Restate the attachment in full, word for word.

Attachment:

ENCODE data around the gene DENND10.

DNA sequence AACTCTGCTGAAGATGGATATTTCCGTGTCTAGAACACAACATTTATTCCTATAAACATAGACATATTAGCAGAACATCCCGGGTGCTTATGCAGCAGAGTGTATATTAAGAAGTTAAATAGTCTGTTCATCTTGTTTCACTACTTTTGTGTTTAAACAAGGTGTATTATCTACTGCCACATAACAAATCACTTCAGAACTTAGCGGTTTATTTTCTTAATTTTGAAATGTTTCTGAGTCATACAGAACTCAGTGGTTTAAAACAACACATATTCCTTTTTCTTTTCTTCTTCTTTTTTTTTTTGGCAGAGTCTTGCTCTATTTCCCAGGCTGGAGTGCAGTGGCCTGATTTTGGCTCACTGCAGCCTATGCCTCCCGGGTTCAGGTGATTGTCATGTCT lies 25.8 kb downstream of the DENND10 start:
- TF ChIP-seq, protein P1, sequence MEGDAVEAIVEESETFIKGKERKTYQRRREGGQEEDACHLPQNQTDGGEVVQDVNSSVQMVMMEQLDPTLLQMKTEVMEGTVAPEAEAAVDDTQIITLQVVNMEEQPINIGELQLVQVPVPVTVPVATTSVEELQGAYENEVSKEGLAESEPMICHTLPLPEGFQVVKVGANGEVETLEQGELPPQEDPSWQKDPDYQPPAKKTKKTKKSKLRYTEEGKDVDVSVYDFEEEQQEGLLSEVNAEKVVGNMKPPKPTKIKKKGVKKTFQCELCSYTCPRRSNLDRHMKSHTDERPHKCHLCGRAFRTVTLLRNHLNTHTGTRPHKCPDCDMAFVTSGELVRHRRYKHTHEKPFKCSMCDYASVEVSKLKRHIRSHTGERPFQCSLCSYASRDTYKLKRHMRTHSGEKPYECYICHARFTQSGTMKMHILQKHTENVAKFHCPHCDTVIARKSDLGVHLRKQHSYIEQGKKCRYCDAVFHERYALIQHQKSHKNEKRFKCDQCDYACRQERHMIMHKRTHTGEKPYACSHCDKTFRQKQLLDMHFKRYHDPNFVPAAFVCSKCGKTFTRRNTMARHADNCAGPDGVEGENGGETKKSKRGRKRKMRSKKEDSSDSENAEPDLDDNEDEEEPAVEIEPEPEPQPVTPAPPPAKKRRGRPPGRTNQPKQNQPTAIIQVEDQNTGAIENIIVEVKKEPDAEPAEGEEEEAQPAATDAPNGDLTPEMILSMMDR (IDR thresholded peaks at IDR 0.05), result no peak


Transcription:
ENCODE data around the gene DENND10.

DNA sequence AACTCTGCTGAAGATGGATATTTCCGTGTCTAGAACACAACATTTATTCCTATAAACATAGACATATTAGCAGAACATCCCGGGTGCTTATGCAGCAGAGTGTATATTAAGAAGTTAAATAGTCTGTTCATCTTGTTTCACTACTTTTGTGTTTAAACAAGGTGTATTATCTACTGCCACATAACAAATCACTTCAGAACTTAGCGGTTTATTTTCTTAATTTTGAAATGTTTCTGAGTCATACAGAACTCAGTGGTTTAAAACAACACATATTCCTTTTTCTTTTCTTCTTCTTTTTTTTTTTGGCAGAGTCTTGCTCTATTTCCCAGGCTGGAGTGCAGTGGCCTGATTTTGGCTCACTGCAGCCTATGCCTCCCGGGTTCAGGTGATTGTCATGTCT lies 25.8 kb downstream of the DENND10 start:
- TF ChIP-seq, protein P1, sequence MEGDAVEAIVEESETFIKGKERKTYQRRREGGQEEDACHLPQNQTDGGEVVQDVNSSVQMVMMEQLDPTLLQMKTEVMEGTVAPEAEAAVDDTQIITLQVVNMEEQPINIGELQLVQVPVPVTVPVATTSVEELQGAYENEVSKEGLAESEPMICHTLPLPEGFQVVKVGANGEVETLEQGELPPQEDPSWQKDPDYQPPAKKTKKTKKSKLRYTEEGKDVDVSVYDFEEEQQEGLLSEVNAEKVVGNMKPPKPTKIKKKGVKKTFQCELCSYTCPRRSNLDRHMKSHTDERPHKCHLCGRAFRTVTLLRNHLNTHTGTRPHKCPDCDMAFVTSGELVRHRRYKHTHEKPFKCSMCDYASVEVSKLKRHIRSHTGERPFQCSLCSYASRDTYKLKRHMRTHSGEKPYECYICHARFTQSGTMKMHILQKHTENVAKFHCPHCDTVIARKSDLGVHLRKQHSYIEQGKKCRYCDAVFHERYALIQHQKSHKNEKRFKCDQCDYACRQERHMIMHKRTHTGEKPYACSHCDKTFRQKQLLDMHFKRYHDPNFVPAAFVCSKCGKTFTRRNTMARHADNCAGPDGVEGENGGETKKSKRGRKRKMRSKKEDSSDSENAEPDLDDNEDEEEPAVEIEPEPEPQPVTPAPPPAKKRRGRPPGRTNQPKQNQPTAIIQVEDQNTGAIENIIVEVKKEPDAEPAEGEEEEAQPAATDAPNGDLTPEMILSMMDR (IDR thresholded peaks at IDR 0.05), result no peak